The Thai star believes she has never faced a tougher opponent than Itsuki “Strong Heart Fighter” Hirata, and to make the task tougher, the 30-year-old will compete in her opponent’s hometown.
However, despite the odds against her, the Bangkok Fight Lab and Tiger Muay Thai representative believes she can emerge from this women’s atomweight contest on 13 October in Tokyo, Japan with the most impressive victory of her career.
Hirata won her ONE debut with a highlight-reel submission of Angelie “D Explorer” Sabanal in June, which added to her perfect record in the amateur ranks that saw her finish all of her bouts.
The K-Clann representative is an experienced grappler, so may be able to neutralize Ishige on the ground, where she is usually at her best.
“My opponent is really strong in judo, and I expect her to be very strong. Also, she is younger than me, and has never lost in her pro career,” she explains.
“I can say it’s going to be the toughest bout in my career.”
However, this is exactly the sort of situation in which the Thai superstar thrives.
Some of her biggest wins have come when her back is against the wall, and she feels more prepared than ever for this assignment.
Though she has not competed since February, she has put her time on the sidelines to good use, and she expects to be sharper than ever in the Circle at the Ryogoku Kokugikan.
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“I definitely feel more pressure. I believe that when I perform under pressure, it makes me mentally stronger, but I don’t let it influence me too much,” she says.
“I haven’t competed for a while because I wanted to improve my skills – both physical and mental. Now I’m ready to show how far I have come since my previous bouts.”
She also has a strategy to counter Hirata’s most dangerous weapons, which is likely to involve stand-up skills that have been honed by working with some of the world’s best strikers in the birthplace of Muay Thai.
“Her striking is not that solid compared to my last opponents, so I am working really hard on my striking. [I have also trained] takedown defense because I know my opponent good at judo and submissions,” she adds.
“Of course, I have a plan, but if I tell, then my opponent will know my plan as well. I will just be strict in what I train, and I will do my very best.”
“Tiny Doll” also believes she may have the advantage when it comes to heart and determination when she faces “Strong Heart Fighter” next month.
Hirata has barely had to face any adversity while she has cruised to her quick victories, but if she thinks she will get another easy win, Ishige believes she is mistaken.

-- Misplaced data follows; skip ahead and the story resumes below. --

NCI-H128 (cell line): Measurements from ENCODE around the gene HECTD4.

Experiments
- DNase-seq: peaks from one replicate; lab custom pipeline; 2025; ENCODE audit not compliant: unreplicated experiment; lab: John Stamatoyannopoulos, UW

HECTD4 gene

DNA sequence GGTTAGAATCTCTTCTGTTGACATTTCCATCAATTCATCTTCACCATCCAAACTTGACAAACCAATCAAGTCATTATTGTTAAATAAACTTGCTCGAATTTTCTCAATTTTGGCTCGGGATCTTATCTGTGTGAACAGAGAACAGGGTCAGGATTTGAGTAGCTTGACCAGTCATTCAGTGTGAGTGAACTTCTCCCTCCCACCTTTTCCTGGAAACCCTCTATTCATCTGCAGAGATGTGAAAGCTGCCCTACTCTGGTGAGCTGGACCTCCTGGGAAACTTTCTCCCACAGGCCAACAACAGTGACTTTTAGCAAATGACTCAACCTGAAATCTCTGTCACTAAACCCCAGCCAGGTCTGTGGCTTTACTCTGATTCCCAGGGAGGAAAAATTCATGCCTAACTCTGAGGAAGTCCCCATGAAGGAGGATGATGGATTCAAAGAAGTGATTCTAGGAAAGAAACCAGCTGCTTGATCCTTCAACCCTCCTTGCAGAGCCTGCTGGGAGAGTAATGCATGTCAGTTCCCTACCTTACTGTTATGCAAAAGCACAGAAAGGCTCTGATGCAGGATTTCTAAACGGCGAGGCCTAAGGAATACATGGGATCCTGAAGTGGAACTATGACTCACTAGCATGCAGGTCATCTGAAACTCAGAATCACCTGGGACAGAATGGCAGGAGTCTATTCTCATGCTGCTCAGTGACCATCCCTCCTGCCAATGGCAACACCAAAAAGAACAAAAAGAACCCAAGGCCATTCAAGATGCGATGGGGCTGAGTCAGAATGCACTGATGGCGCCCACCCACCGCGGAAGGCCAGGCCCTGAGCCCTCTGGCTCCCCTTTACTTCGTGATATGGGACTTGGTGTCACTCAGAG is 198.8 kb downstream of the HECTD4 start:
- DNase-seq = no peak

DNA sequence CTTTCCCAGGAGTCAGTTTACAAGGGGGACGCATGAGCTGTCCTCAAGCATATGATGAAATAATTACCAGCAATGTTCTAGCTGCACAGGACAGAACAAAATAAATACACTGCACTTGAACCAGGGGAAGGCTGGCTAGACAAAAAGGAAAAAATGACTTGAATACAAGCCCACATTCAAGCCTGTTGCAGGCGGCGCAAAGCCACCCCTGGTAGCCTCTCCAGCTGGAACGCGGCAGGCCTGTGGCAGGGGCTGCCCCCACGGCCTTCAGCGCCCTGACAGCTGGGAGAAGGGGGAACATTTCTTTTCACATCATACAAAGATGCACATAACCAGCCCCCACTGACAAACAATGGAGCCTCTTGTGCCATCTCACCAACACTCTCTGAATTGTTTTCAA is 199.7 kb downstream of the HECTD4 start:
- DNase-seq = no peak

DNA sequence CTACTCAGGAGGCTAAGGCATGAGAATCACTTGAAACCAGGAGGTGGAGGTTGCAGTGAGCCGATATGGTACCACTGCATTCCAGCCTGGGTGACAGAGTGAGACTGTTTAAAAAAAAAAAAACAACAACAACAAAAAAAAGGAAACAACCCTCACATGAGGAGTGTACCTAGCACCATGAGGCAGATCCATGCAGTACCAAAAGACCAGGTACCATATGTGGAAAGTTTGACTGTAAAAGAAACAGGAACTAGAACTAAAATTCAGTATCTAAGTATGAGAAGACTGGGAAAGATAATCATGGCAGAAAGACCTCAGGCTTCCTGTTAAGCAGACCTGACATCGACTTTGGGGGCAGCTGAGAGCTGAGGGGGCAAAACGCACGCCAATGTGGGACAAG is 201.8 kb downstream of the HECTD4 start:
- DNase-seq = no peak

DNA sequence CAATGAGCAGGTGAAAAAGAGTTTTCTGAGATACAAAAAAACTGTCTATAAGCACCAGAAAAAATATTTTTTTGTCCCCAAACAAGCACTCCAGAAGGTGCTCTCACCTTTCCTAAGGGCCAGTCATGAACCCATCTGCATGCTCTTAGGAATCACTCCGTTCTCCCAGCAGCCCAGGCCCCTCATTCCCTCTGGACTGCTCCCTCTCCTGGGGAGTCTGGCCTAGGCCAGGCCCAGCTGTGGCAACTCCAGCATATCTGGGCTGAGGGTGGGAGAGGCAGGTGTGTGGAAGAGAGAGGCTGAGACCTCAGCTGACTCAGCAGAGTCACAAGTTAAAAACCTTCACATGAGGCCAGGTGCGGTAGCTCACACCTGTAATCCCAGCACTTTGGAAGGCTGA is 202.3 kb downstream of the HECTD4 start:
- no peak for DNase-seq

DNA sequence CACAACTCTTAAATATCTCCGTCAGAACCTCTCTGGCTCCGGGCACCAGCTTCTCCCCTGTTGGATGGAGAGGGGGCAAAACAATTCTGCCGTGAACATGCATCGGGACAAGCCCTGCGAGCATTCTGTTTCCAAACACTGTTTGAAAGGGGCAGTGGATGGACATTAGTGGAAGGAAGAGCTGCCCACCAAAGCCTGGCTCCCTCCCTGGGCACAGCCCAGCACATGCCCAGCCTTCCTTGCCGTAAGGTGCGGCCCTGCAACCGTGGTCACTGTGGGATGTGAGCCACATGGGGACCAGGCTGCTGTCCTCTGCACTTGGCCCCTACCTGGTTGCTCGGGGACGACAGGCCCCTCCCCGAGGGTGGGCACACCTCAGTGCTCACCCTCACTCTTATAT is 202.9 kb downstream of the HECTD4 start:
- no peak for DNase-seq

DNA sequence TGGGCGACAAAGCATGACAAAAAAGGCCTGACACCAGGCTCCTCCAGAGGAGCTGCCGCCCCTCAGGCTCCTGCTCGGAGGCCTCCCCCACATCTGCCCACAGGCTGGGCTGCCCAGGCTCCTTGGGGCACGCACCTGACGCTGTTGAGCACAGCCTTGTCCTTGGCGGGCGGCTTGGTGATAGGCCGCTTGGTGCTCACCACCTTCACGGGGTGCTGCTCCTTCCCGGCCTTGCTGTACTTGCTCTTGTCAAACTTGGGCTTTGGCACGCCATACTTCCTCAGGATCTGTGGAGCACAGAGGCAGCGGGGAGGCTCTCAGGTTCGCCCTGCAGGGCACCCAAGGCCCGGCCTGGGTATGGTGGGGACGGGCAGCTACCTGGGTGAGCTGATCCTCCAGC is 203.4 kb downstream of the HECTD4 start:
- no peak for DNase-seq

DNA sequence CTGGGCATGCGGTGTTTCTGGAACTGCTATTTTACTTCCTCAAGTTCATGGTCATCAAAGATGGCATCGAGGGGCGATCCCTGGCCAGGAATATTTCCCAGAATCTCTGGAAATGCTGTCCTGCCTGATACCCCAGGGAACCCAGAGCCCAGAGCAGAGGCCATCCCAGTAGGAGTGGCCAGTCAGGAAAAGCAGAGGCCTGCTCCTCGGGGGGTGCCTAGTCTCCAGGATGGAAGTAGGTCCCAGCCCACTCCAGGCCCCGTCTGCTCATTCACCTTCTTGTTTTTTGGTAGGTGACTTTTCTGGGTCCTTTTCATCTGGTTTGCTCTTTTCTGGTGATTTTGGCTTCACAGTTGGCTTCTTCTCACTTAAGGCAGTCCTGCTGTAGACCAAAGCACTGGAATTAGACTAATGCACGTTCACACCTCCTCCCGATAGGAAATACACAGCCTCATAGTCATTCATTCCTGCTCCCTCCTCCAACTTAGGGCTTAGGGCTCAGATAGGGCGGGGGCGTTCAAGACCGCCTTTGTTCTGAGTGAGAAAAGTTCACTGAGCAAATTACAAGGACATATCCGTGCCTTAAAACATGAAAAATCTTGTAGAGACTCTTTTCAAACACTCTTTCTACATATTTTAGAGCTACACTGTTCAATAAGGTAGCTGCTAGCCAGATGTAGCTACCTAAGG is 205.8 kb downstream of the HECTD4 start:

The Thai mixed martial arts pioneer has had to grit her way through adversity to emerge with some of her best wins, and she will leave everything in the Circle in search of success.
“I think she has so much, maybe too much confidence because she has never lost in her pro career, so it is going to make her underestimate me,” she says.
This assignment is also important to Ishige because she is half-Japanese, and it will be her first chance to compete in the nation’s capital – the place she called home as a child, and where her mother still lives.
“Tiny Doll” is sure to make a lot of fans thanks to her natural charisma and entertaining cosplay walkouts, but she is determined to win new fans by showcasing her new and improved martial arts skills, too.
“It’s my honor to be a part of ONE: CENTURY because it such a mega event! I have a chance to compete in my second hometown, and also compete on the same card as the world’s greatest athletes,” she says.
“I just want to say thank you very much to everyone that supports me, whether I win or lose. Don’t forget to watch my bout on 13 October in Tokyo. I will do my best, and I will make sure not to disappoint you guys!”
ONE: CENTURY is the biggest World Championship martial arts event in history with 28 World Champions featured across various martial arts. No organization has ever promoted two full-scale World Championship events on the same day.
The Home Of Martial Arts will break new ground as it brings multiple World Title bouts, a trio of World Grand Prix Championship Finals, and several World Champion versus World Champion matches to the famous Ryogoku Kokugikan in Tokyo, Japan on 13 October.